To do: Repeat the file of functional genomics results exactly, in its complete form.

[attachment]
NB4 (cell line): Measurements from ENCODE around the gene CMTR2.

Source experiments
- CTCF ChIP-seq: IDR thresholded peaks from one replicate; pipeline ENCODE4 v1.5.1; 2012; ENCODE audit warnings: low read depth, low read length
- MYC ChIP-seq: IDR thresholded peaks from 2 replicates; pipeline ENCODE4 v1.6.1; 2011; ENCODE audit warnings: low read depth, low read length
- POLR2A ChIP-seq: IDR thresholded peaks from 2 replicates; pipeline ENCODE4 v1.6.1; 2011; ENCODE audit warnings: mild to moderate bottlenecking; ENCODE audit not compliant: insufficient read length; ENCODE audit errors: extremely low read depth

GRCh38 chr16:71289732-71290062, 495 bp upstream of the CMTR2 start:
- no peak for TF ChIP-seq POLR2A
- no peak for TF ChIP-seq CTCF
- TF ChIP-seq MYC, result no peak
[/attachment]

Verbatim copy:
NB4 (cell line): Measurements from ENCODE around the gene CMTR2.

Source experiments
- CTCF ChIP-seq: IDR thresholded peaks from one replicate; pipeline ENCODE4 v1.5.1; 2012; ENCODE audit warnings: low read depth, low read length
- MYC ChIP-seq: IDR thresholded peaks from 2 replicates; pipeline ENCODE4 v1.6.1; 2011; ENCODE audit warnings: low read depth, low read length
- POLR2A ChIP-seq: IDR thresholded peaks from 2 replicates; pipeline ENCODE4 v1.6.1; 2011; ENCODE audit warnings: mild to moderate bottlenecking; ENCODE audit not compliant: insufficient read length; ENCODE audit errors: extremely low read depth

GRCh38 chr16:71289732-71290062, 495 bp upstream of the CMTR2 start:
- no peak for TF ChIP-seq POLR2A
- no peak for TF ChIP-seq CTCF
- TF ChIP-seq MYC, result no peak